The Miami Marlins ticket office people are total professionals

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Out of pure curiosity and, I will admit, an impish desire to stir up trouble, I called the Miami Marlins season ticket office a few minutes ago to see what, in light of the latest fire sale, the party line is among people trying to sell Marlins season tickets.

Figuring it has to be a rough morning for these guys, I played it straight up, merely inquiring about tickets, ticket prices and the like and didn’t try to give anyone a hard time. I wasn’t wanting to fool anyone, either. Just to see what sort of pitch was ruling the day.  I did claim that I was interested in getting information about ticket pricing and availability, but did not say I was poised to purchase. I mostly just wanted to hear what they’re telling people today.

The upshot:  the folks in that office are total pros. Honest. No baloney, but still doing their jobs and anticipating what is bound to be a lot of negative fan reaction.

The woman I spoke with was very pleasant. She talked up the ballpark and the experience of going to Marlins games and the enjoyable nature of baseball in general.  There were no over-the-top claims of team quality or hard sells to be found.

Towards the end of the call I said that I noticed the news about the trade last night and asked if that had led to a lot of negative reaction. She was honest and said, yes, they’ve gotten some angry calls today and that some people were not renewing tickets (though this was not connected to the trade; just that, in general, not everyone was renewing, which is obvious). She mentioned that there was a staff meeting about the trade this morning to let everyone know about the latest news.  She said that it’s understandable that some people are going to be upset, but that there were some good young players coming over in the trade so that, from a baseball perspective, there is a lot to be optimistic about.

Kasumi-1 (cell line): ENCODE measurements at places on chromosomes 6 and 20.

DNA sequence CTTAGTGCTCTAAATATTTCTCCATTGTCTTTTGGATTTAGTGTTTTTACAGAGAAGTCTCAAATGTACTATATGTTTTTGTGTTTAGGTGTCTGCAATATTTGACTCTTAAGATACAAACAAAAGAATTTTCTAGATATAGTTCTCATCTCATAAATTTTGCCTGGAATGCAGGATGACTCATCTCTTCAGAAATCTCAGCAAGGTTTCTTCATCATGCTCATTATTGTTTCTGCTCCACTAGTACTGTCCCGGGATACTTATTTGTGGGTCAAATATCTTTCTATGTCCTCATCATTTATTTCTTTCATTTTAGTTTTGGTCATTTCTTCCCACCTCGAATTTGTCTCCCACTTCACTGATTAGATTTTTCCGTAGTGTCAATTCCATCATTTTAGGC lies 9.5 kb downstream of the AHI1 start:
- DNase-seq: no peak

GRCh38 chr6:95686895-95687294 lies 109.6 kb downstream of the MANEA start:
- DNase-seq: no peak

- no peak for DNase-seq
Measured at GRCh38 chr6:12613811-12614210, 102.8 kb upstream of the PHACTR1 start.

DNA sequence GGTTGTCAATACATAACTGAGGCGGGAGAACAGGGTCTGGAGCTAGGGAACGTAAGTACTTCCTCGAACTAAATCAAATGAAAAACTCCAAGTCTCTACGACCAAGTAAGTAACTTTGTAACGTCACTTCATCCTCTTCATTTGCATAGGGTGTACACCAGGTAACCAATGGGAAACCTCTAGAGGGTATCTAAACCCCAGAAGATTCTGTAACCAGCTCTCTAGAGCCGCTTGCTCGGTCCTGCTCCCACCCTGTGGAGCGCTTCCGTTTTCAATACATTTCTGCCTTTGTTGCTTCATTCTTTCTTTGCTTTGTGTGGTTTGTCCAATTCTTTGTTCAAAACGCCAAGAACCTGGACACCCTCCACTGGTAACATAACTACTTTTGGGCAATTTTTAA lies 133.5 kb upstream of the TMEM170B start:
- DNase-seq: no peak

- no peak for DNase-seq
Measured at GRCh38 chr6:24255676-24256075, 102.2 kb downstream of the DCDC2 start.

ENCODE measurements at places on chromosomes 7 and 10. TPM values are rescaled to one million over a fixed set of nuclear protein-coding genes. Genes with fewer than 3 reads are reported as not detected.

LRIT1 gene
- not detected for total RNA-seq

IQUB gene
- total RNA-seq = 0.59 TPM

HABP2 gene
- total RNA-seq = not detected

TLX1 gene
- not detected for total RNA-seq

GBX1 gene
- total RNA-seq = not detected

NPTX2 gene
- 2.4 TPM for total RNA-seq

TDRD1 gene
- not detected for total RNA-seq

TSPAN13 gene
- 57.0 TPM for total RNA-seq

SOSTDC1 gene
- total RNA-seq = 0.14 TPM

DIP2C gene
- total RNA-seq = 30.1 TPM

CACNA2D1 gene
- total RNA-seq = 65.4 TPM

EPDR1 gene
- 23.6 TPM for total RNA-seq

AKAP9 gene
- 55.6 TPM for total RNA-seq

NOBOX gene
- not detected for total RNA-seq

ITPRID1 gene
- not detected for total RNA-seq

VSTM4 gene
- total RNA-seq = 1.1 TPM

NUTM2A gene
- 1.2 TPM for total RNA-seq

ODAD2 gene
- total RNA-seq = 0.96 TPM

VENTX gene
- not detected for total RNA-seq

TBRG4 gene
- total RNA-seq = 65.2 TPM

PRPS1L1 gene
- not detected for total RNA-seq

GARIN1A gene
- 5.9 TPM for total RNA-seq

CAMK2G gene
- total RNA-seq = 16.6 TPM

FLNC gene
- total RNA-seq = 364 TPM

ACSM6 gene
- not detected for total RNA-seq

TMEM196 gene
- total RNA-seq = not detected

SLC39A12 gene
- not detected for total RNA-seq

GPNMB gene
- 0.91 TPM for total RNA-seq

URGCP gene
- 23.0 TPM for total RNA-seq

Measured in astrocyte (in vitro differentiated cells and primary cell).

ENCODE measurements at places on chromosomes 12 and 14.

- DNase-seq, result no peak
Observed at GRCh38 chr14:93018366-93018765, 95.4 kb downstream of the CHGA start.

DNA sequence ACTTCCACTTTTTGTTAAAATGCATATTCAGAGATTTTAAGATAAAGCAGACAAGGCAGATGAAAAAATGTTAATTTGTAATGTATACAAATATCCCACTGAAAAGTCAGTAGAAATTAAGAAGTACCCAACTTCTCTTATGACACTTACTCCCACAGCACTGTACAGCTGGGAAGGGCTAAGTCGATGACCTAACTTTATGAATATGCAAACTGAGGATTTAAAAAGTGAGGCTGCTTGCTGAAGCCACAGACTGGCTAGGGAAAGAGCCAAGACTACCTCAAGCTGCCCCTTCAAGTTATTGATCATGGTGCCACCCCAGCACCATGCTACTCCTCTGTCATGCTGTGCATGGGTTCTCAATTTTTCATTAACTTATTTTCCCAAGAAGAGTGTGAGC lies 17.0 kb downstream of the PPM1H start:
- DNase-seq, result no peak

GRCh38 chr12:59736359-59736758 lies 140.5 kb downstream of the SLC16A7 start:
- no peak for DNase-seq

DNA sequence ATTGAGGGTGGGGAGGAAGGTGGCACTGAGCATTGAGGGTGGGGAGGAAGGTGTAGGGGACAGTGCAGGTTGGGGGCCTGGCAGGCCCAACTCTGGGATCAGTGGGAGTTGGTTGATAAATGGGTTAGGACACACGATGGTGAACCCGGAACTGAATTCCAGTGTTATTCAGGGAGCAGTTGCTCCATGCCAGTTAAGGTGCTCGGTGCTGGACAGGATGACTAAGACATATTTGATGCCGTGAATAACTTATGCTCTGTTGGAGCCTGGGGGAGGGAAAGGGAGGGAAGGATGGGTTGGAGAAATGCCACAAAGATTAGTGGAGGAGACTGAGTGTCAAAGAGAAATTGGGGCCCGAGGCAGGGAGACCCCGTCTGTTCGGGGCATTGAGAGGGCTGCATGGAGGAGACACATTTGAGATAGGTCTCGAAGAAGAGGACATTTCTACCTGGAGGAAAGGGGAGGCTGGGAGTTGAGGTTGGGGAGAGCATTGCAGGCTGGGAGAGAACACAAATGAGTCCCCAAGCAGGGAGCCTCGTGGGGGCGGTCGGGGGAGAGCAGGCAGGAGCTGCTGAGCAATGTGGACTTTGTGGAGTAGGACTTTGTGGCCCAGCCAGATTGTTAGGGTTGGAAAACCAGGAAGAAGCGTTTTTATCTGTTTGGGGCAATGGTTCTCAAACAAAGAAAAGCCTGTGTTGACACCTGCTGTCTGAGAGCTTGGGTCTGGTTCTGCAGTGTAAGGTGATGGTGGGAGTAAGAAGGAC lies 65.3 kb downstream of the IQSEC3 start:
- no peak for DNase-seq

And all of that was true.  It was quite refreshing actually. No b.s. coming from them at all.  She followed up with a friendly email, again, noting that while some people are understandably having a hard time getting enthused, it’s a good time to get tickets.

If only the top of that organization was so honest, professional and pleasant.

Report: Mets ownership backs Terry Collins

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The Mets entered Sunday night’s game against the Pirates with a disappointing 20-27 record. While the club has dealt with a litany of injuries, manager Terry Collins has also drawn criticism for in-game decision-making, particularly regarding his decision-making.

Owner Fred Wilpon is still Collins’ strongest supporter, however, Newsday’s Marc Carig reports. As a result, the team is unlikely to make a managerial change anytime soon. If the Mets continue to struggle, though, ownership may feel pressured to make a change.

Collins became the longest-tenured manager in Mets history last week. Collins managed the Mets to a 77-85 record in 2011 and has overall helped the club go 501-518, winning the NL Pennant in 2015. He is not signed to a contract beyond this season.

Joe Mauer becomes first Twin to reach base seven times in a game since Rod Carew

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Twins first baseman Joe Mauer had a game for the record books on Sunday against the Rays. He finished 4-for-5 with an RBI double, a solo home run, two singles, and three walks in eight plate appearances. Unfortunately for him, the Twins still lost 8-6 in 15 innings.

ESPN’s Stats & Info notes that Mauer is the first Twin to reach base seven times in one game since Rod Carew in 1972 against the Brewers. The last player to reach base seven times in one game (without the aid of an error) was Giants shortstop Brandon Crawford on August 8 last season against the Marlins. The feat has only been accomplished seven times this decade, so about once a year.

After Sunday’s game, Mauer is batting .283/.363/.408 with three home runs, 18 RBI, and 23 runs scored in 171 plate appearances. Not too shabby.